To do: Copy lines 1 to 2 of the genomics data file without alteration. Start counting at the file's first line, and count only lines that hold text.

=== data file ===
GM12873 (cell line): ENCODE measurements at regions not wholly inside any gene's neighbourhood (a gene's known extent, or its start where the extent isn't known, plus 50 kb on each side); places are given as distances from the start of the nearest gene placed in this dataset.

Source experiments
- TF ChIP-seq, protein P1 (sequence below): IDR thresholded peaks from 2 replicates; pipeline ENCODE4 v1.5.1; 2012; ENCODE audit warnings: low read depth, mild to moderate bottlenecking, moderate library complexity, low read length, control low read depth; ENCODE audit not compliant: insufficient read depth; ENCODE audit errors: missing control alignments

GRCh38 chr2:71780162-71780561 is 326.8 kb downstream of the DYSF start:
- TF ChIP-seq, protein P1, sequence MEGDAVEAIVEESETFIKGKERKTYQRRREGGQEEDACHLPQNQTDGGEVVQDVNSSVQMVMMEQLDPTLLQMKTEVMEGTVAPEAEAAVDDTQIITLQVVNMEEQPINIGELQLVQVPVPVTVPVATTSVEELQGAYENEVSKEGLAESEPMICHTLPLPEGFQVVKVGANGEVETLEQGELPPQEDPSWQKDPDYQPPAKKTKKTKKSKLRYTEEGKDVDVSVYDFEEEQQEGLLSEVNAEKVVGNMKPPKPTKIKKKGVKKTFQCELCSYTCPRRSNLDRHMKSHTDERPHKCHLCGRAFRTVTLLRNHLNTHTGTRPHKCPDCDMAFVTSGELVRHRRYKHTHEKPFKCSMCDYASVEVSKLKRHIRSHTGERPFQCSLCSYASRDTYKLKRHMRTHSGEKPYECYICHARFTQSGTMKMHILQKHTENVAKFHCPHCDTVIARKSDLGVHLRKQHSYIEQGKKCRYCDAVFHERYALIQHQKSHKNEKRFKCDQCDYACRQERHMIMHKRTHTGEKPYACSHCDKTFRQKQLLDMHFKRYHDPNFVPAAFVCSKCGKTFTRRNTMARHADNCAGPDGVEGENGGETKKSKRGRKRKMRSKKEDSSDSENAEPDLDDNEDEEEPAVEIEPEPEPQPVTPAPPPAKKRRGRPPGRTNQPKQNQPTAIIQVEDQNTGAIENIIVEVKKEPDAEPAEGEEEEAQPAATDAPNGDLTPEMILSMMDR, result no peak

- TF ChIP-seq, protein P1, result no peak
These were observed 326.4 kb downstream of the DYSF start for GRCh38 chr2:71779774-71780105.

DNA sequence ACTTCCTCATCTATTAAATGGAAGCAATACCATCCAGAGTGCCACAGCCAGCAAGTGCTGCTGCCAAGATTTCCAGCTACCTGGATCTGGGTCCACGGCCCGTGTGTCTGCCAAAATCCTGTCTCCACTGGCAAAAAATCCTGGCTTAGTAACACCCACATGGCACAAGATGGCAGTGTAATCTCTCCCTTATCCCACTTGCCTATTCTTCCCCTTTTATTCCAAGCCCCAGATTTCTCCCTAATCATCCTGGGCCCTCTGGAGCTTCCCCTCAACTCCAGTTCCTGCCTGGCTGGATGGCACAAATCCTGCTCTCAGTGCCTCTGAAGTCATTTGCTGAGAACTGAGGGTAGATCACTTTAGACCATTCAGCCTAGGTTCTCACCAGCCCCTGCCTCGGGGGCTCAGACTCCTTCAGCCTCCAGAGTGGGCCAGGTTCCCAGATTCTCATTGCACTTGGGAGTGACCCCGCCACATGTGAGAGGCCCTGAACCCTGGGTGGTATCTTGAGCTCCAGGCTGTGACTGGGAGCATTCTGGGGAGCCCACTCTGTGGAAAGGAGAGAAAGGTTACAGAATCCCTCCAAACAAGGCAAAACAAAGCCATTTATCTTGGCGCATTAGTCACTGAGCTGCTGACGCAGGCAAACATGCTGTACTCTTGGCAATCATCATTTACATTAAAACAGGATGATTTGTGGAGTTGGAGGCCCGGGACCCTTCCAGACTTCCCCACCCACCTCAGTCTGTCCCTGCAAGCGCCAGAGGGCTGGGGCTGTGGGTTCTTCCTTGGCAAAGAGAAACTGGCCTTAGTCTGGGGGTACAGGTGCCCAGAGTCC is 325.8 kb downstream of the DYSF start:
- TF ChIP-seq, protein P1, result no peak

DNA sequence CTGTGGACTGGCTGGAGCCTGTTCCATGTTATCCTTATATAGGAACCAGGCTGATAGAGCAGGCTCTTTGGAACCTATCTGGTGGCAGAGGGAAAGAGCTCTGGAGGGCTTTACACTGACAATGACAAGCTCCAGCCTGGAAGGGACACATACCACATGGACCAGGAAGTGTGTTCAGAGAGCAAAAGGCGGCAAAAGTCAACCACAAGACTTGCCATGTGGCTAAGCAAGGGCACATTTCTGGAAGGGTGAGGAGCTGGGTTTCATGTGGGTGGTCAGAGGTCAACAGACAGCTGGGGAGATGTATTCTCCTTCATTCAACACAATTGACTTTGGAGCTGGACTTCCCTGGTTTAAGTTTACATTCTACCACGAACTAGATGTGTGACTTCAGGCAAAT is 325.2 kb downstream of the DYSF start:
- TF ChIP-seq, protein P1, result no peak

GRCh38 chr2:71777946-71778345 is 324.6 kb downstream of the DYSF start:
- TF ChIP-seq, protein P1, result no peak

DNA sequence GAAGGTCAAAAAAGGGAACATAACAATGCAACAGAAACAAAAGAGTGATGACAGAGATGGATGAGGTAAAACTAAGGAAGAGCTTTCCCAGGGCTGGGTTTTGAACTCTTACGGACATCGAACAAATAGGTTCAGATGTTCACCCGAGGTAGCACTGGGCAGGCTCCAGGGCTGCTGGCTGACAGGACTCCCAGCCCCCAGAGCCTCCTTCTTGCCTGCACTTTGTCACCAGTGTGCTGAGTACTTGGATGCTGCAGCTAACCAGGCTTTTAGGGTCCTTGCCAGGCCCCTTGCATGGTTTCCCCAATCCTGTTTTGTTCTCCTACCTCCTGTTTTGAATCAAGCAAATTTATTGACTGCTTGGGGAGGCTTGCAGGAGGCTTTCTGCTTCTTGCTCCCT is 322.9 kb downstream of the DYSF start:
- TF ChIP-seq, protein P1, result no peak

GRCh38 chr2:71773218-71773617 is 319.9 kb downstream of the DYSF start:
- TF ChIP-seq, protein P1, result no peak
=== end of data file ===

GM12873 (cell line): ENCODE measurements at regions not wholly inside any gene's neighbourhood (a gene's known extent, or its start where the extent isn't known, plus 50 kb on each side); places are given as distances from the start of the nearest gene placed in this dataset.

Source experiments